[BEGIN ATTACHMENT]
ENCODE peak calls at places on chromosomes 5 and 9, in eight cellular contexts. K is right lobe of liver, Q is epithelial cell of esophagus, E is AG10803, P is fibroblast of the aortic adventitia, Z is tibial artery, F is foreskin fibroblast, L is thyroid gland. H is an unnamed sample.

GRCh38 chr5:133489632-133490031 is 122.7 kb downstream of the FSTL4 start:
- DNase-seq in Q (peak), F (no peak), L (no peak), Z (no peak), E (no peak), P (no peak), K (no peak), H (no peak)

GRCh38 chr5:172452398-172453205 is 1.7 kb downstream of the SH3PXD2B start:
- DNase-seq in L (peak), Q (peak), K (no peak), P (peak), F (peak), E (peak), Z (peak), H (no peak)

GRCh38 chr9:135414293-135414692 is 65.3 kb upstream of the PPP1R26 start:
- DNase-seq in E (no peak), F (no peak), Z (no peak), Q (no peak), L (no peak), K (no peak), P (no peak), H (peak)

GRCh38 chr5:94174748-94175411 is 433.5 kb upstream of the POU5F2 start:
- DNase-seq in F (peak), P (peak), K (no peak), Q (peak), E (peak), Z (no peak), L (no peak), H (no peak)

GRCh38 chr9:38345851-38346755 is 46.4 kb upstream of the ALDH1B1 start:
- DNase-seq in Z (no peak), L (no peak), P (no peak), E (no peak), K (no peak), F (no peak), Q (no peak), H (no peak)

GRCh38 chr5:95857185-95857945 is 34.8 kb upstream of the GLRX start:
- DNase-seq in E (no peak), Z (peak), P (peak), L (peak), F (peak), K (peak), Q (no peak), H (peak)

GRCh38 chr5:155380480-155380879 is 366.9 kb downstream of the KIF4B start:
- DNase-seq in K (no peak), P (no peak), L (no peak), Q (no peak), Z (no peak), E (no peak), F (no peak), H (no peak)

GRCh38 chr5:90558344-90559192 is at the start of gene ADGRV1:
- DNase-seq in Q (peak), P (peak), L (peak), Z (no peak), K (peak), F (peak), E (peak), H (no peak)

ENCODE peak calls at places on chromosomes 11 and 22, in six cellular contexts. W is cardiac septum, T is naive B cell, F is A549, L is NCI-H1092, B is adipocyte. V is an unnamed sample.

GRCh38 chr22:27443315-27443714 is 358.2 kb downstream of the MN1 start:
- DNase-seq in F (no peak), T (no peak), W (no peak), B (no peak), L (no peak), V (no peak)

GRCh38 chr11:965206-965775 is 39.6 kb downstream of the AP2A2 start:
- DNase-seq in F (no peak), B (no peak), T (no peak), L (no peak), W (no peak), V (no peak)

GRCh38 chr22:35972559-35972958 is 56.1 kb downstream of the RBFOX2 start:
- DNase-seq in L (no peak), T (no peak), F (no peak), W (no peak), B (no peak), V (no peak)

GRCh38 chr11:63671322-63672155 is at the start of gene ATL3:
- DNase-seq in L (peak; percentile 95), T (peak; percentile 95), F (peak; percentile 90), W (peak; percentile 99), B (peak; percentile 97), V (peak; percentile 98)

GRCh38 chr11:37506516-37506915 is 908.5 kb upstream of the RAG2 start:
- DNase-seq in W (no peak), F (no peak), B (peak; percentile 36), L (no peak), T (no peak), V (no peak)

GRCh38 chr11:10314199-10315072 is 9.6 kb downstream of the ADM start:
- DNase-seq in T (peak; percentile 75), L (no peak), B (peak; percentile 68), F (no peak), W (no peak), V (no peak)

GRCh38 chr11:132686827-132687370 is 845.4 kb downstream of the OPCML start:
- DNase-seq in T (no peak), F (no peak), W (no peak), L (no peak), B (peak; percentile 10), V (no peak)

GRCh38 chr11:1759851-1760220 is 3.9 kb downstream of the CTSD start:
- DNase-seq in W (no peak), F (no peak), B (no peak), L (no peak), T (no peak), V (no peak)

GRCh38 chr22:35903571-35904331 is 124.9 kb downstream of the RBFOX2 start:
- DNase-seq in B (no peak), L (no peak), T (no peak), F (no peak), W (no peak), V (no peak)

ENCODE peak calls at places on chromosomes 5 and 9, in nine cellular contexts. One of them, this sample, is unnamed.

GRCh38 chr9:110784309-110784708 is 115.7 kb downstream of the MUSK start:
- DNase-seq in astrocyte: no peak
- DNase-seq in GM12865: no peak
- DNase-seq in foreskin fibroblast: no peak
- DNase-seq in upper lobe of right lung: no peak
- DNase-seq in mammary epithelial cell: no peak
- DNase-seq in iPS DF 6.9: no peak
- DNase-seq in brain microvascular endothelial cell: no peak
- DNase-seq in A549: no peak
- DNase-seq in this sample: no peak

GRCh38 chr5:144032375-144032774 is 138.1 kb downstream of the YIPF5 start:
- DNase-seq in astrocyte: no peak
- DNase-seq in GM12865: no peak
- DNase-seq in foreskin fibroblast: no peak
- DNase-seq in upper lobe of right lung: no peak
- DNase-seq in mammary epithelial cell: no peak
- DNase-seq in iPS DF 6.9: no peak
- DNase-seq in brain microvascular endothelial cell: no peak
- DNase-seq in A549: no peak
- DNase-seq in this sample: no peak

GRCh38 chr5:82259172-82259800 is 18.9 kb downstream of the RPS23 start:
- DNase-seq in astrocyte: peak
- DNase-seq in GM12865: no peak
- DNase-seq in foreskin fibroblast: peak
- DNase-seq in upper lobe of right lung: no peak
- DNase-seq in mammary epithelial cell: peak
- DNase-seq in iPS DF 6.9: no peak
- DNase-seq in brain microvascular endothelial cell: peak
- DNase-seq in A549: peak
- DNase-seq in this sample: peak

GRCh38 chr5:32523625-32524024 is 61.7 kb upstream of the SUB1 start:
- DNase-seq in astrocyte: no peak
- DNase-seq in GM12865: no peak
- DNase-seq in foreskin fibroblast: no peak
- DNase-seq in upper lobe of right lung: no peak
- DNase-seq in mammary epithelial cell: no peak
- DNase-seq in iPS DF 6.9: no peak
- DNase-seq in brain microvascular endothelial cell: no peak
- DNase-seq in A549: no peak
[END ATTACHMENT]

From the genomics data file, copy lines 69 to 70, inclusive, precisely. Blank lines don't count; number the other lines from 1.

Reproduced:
- DNase-seq in astrocyte: no peak
- DNase-seq in GM12865: no peak